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Netflix Documentary Explores End Of Life-Decision-Making

BY DANIEL GAITAN | daniel@lifemattersmedia.org

Jessica Nutik Zitter is featured in the upcoming Netflix documentary “Extremis."
Jessica Nutik Zitter is featured in the upcoming Netflix documentary “Extremis.”

Netflix’ first documentary short will explore end of life-decision-making.

Extremis is set to debut globally in September on the popular Internet-streaming service. It premiered at the Tribeca Film Festival in April and was shown at the San Francisco International Film Festival on Saturday.

Directed by Academy Award and Emmy Award-nominated filmmaker Dan Krauss, it will focus on the “harrowing decisions” that doctors, families and seriously ill patients often face at the end of life. Krauss, according to a press statement, was granted extraordinary access to the intensive care unit of an Oakland, Calif., hospital.

The 24-minute film aims to provide an “intimate look at the intersection of science, faith, and humanity” by drawing on stories of ordinary people grappling with death.

“I strive to explore weighty ethical and moral questions through my films,” said Krauss in a statement. “Doctors today can sustain life in ways once thought impossible, ushering in new and extremely complex questions about what it means for critically ill people to be kept alive. I hope audiences will take courage from the incredible dignity and compassion that the film’s subjects displayed amidst the most challenging circumstances.”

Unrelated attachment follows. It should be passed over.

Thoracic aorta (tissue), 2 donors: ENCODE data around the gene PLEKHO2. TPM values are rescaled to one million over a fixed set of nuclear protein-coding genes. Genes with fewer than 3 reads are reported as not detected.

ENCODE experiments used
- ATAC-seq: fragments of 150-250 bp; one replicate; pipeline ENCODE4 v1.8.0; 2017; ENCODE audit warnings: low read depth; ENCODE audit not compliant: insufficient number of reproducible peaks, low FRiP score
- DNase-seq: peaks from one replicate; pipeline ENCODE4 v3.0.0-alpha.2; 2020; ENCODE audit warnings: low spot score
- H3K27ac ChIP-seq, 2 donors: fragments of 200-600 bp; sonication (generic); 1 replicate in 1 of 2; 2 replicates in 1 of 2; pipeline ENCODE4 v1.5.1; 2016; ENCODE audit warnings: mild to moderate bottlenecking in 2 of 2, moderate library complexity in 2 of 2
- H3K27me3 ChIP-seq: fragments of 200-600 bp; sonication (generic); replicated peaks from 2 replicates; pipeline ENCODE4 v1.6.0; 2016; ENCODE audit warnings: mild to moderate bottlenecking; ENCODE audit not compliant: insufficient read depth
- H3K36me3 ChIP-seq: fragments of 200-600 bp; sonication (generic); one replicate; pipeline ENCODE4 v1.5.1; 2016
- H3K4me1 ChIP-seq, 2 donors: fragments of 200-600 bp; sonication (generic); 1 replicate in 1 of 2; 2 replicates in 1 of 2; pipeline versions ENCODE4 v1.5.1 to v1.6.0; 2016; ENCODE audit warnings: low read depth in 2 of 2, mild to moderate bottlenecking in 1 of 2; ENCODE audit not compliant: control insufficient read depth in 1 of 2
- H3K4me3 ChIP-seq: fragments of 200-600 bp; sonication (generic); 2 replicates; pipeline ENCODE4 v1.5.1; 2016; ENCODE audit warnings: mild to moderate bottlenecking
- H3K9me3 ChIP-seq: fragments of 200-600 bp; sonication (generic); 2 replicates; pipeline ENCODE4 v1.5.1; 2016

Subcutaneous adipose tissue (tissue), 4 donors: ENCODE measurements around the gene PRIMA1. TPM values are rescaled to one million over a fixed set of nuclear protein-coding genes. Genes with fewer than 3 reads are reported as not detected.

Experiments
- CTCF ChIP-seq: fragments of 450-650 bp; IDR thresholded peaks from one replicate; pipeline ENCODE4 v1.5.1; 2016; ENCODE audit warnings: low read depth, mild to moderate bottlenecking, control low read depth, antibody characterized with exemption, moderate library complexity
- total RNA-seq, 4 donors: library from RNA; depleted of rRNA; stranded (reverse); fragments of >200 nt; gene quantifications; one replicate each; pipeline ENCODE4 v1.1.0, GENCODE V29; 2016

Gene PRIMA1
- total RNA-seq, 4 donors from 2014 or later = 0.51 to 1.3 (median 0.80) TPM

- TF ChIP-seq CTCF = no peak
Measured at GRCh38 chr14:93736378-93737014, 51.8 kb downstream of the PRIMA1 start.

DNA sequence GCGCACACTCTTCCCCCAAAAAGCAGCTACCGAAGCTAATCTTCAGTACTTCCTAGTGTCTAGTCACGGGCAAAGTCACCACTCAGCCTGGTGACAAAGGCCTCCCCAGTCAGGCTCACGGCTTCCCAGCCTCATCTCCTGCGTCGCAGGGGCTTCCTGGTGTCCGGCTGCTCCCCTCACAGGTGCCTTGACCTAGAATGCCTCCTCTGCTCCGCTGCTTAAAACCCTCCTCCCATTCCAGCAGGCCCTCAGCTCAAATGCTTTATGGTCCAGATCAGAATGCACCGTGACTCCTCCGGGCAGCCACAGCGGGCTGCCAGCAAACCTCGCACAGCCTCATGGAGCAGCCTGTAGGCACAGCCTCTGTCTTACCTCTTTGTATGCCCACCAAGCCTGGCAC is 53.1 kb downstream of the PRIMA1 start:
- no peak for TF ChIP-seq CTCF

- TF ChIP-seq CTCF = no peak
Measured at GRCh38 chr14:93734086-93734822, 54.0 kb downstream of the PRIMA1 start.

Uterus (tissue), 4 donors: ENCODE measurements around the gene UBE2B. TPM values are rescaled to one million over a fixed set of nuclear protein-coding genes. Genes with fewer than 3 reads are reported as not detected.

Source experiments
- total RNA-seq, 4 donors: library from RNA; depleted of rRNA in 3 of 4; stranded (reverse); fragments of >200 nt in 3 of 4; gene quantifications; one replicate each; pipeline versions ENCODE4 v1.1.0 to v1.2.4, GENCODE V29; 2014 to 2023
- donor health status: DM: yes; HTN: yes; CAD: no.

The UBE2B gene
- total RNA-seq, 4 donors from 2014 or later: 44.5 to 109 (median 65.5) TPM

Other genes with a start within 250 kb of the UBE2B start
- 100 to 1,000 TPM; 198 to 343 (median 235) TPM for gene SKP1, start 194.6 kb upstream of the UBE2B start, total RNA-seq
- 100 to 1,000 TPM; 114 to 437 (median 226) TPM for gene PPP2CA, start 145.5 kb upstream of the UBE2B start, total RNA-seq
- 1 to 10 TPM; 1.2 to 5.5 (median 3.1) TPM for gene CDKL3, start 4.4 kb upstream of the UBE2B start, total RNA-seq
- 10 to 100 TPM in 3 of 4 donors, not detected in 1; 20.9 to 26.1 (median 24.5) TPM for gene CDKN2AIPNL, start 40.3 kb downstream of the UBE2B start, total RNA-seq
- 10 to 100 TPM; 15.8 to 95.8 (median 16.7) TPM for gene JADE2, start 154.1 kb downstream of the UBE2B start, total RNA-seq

Jessica Nutik Zitter, a critical care and palliative care physician at Highland Hospital and featured in Extremis, published an essay in The New York Times about caring for a dying homeless woman in the ICU. Even though the woman was found near death, first responders and clinicians worked to keep her alive, despite little chance for cure or recovery.

Nutik Zitter put a stop to it, instead offering the patient as much comfort as possible.

“These well-meaning doctors had been taught that the priority was curing the disease, and hadn’t yet thought of treating symptoms,” she writes. “And so often, when a patient is actively dying, I must hold myself and my residents back, quiet our itchy fingers, and acknowledge that we find ourselves in the uncomfortable position of waiting for nature to take its course.”

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